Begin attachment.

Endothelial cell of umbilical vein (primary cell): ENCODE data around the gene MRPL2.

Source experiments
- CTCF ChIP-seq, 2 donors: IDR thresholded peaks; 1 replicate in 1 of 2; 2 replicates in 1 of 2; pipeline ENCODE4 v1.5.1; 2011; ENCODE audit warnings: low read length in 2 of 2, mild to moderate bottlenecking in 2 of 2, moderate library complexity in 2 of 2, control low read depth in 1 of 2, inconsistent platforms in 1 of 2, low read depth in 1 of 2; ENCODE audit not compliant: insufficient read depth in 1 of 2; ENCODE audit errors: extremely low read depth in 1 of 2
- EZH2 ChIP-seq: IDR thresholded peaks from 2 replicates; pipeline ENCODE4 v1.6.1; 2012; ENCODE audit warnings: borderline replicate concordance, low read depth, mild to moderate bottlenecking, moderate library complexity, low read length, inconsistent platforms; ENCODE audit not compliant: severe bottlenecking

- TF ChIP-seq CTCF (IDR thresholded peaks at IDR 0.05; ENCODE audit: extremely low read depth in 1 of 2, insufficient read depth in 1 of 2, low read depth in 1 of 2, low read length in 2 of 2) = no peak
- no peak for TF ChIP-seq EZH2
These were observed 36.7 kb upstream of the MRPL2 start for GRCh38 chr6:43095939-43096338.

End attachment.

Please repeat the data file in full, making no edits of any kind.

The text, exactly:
Endothelial cell of umbilical vein (primary cell): ENCODE data around the gene MRPL2.

Source experiments
- CTCF ChIP-seq, 2 donors: IDR thresholded peaks; 1 replicate in 1 of 2; 2 replicates in 1 of 2; pipeline ENCODE4 v1.5.1; 2011; ENCODE audit warnings: low read length in 2 of 2, mild to moderate bottlenecking in 2 of 2, moderate library complexity in 2 of 2, control low read depth in 1 of 2, inconsistent platforms in 1 of 2, low read depth in 1 of 2; ENCODE audit not compliant: insufficient read depth in 1 of 2; ENCODE audit errors: extremely low read depth in 1 of 2
- EZH2 ChIP-seq: IDR thresholded peaks from 2 replicates; pipeline ENCODE4 v1.6.1; 2012; ENCODE audit warnings: borderline replicate concordance, low read depth, mild to moderate bottlenecking, moderate library complexity, low read length, inconsistent platforms; ENCODE audit not compliant: severe bottlenecking

- TF ChIP-seq CTCF (IDR thresholded peaks at IDR 0.05; ENCODE audit: extremely low read depth in 1 of 2, insufficient read depth in 1 of 2, low read depth in 1 of 2, low read length in 2 of 2) = no peak
- no peak for TF ChIP-seq EZH2
These were observed 36.7 kb upstream of the MRPL2 start for GRCh38 chr6:43095939-43096338.